Just when I was about to turn in my album, Tommy Mottola, the president of Sony, came into the studio. He said, “You know what would be huge, Michael? If you record ‘When a Man Loves a Woman,’ this would be an enormous record.” I smiled and said, “I’m really glad you said that, Tommy, because we actually recorded it.”

But then I got an unexpected response from one executive at the label. He said, “We just heard the album, it’s great, but there’s one song that needs to come off… ‘When a Man Loves a Woman.’” Apparently, someone inside the building had done this sort of analysis of the album, a small essay, and when she got to the song, she tore it apart, primarily based upon the fact that there was no reason for anyone to ever re-record this song. I thought, Wow, what they’re saying is that I haven’t really done anything special with it.

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I didn’t want to take it off the record, so I tried to improve it. I called upon my producer Walter Afanasieff and dragged him out of his family vacation to re-record the song with me … eight more times. We worked tirelessly and listened back. My first version was still the strongest. I went back to the label and insisted, the song stay on the album.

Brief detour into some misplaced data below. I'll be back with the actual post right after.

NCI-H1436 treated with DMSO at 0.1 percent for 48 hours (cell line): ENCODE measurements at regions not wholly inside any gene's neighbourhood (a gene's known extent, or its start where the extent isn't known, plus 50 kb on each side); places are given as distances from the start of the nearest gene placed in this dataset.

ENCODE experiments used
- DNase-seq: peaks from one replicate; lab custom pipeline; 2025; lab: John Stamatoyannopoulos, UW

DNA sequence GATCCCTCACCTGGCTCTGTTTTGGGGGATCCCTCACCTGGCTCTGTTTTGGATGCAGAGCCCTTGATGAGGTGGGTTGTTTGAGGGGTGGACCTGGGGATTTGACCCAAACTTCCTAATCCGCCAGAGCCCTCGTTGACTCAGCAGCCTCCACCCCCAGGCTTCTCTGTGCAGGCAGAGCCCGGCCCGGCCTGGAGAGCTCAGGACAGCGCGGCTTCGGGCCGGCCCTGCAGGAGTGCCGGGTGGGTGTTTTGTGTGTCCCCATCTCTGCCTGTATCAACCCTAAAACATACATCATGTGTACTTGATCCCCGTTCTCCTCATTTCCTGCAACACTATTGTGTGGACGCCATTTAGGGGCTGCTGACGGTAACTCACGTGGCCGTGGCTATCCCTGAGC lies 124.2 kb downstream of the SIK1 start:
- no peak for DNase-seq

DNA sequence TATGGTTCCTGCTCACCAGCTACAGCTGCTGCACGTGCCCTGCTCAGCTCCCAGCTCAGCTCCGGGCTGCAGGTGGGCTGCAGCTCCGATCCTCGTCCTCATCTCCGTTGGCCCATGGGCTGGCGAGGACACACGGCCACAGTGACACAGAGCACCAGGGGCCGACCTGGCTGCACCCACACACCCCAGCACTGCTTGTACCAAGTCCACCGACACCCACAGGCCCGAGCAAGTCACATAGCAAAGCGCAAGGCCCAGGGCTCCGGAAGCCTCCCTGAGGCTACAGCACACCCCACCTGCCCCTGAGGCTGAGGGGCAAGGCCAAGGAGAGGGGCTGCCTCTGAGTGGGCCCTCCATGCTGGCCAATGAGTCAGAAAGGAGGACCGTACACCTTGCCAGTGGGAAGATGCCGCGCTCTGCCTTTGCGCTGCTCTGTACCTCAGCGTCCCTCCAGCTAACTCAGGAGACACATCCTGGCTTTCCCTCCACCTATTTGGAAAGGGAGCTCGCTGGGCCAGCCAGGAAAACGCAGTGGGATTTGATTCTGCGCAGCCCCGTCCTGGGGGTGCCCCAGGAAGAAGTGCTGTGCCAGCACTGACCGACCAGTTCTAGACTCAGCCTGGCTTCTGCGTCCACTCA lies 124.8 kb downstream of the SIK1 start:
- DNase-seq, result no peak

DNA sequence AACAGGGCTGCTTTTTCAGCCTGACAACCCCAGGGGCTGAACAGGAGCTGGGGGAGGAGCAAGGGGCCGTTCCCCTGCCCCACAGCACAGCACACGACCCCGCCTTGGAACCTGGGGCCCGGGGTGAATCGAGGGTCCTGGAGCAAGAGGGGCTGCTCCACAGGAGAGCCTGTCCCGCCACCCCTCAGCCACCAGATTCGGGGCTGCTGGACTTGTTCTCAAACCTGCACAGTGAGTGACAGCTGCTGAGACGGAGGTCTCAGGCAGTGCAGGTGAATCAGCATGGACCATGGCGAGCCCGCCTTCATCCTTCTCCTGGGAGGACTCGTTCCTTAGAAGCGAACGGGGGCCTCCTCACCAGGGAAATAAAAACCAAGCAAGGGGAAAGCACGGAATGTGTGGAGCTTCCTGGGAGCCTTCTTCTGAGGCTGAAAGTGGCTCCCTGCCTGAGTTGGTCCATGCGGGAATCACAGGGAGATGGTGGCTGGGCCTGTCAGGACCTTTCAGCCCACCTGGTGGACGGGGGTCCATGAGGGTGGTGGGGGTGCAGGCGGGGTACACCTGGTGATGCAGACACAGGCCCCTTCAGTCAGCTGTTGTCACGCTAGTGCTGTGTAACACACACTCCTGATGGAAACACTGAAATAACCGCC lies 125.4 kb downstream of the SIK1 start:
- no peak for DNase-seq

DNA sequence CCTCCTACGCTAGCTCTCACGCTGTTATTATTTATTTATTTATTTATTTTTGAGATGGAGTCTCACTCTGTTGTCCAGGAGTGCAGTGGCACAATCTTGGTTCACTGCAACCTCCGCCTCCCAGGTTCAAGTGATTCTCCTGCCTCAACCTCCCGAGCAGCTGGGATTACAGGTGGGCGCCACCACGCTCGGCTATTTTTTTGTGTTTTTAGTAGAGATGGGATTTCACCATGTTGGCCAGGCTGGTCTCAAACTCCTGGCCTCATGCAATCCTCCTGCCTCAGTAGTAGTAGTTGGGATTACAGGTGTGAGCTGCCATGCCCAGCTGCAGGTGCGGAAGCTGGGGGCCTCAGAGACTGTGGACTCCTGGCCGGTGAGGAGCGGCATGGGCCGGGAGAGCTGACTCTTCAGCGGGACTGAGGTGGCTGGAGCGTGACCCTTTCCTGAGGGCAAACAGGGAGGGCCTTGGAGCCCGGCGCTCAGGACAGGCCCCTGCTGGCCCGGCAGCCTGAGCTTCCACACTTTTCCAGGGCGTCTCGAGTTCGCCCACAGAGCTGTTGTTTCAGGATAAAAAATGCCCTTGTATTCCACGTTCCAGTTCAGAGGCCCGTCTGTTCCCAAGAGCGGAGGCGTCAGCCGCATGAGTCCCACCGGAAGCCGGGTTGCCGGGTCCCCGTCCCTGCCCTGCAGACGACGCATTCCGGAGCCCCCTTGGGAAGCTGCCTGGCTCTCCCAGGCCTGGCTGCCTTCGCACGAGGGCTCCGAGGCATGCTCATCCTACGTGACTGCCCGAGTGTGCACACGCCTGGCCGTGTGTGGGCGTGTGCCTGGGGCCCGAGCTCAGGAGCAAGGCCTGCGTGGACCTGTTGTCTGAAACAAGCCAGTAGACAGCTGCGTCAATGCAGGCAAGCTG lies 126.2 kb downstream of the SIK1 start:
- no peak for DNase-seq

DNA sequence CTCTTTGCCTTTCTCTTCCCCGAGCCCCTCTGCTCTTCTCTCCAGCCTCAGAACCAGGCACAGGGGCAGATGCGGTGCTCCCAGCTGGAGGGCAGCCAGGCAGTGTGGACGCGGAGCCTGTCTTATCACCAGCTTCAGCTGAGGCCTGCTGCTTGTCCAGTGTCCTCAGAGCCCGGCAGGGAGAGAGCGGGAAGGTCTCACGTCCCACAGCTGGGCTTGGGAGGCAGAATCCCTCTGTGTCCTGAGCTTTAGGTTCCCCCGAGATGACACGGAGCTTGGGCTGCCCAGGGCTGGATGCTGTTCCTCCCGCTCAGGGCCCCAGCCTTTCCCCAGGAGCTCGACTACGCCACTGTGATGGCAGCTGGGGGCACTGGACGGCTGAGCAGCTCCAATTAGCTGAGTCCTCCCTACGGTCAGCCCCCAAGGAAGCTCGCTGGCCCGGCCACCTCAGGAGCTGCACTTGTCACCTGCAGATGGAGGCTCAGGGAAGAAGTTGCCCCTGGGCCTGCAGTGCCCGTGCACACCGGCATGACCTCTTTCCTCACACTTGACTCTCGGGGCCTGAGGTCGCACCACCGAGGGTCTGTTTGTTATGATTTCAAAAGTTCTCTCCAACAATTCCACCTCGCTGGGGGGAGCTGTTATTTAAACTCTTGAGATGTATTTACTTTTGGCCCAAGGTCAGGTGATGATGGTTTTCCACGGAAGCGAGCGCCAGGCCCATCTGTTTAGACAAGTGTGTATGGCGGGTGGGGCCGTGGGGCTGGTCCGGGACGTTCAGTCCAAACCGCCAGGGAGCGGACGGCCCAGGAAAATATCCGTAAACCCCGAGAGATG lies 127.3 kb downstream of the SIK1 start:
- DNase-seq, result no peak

And then, everyone in radio started playing my version of “When a Man Loves a Woman” even before its release as a single. That’s a good problem to have. It went straight to number one, I won a Grammy for vocal performance. It just skyrocketed and drove the album to sell over 16 million worldwide. Being able to record that song was one of the most important experiences of my life.

It’s Percy’s performance that I owe most to, in addition to the composer’s gift. It was Percy who first brought the song to life. I can’t stress enough the importance of his delivery of the song to the world. Another person’s interpretation might still have been a hit song, but not one with the staying power of Percy’s. A song by itself won’t do it, and talent by itself won’t do it. Percy Sledge’s “When a Man Loves a Woman” is so deeply ingrained in all of us, it’s in our DNA—five or six generations of people all around the world.

The only time I ever got to meet Percy was a few years later, when I had the opportunity to perform “When a Man Loves a Woman” with Percy himself. It was live in Chicago, for VH1—a pared down, invite-only, special guests event. He was so generous and just a wonderful human being. And then he sang it beautifully. You often hope in vain that, when you meet someone you admire so much, that they’ll live up to your idealization. Percy far exceeded. Singing with him is forever a moment in my life I remember and carry with me.

Everyone in the audience and backstage was gasping, “Oh my god, that’s Percy Sledge!” He started speaking to the audience and said, “I was on tour, and I heard my song on the radio, but it wasn’t me singing it. It was Michael Bolton. It was my hit, and now it’s his.”

I said, “No, no, no, it will always be yours. That song will always be yours.”

Michael Bolton is a singer/songwriter.